Florida Governor Ron DeSantis signed a bill banning credit card companies from tracking gun and ammunition sales into law; several major credit card companies committed to creating a new merchant code for firearm sales last year. [The New Republic]

Tennessee Governor Bill Lee, who announced that he’d call a special session in August on gun safety, quietly signed legislation giving gunmakers further protections against liability lawsuits. [Associated Press]

Families of victims of the 2021 mass shooting at Michigan’s Oxford High School want to know if the attack could have been prevented. They’re still waiting for the district to give them answers. [ProPublica]

In Memoriam

Jasmine Bennett, 25, was the glue in her family, one of her aunts told the Indianapolis Star — a “bright light” and a talented gift-giver who proffered presents at more holidays than just Christmas and birthdays. Bennett was shot and killed earlier this month while covering a shift at a Lawrence, Indiana, Dollar Tree, one of her several jobs. “Jazzy,” as her family called her, loved working at the discount store, where she and her co-workers played lighthearted pranks on one another. She loved sloths, and she was looking forward to a nearby library’s reopening. Bennett was “just a thoughtful, nice, genuinely nice person,” her sister said. Her aunt added: “When she was in a bad mood, she had a smile for you. She was just the happiest, happiest girl.”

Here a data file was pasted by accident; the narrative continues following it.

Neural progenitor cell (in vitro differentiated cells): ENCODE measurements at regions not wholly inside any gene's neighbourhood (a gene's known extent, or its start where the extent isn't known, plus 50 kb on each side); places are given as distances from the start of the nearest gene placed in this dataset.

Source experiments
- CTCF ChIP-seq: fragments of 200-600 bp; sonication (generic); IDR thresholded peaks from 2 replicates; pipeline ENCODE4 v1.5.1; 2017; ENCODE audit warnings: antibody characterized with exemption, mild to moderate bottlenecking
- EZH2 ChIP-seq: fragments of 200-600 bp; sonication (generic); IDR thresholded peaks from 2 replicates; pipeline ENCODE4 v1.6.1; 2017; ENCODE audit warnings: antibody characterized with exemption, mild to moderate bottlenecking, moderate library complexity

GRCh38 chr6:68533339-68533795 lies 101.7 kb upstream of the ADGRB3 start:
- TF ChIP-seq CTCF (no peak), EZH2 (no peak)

We Recommend

‘This Is Our Issue’: Baltimore Teens Ask to Be Heard in Discussions About Gun Violence: “Some Baltimore high schoolers are feeling hopeless. They are avoiding leaving their houses, worried they will get shot. They are dealing with post-traumatic stress and mental illness after losing loved ones to violence. They are being shot in record numbers, even as nonfatal shootings and homicides are down — with many of these shootings involving teens happening near their schools. Since January, 15 teens have died from gun violence. And yet, they say, no one is listening to them.” [The Baltimore Banner]

Pull Quote

“What plays in their mind is that their loved one wasn’t important. It takes the power away from it being a homicide, and it creates a portion of blame for the victim.”

— Chantay Love, executive director of the Every Murder is Real Healing Center in Philadelphia, on Black applicants for homicide victims’ compensation receiving disproportionate denial rates, to the Associated Press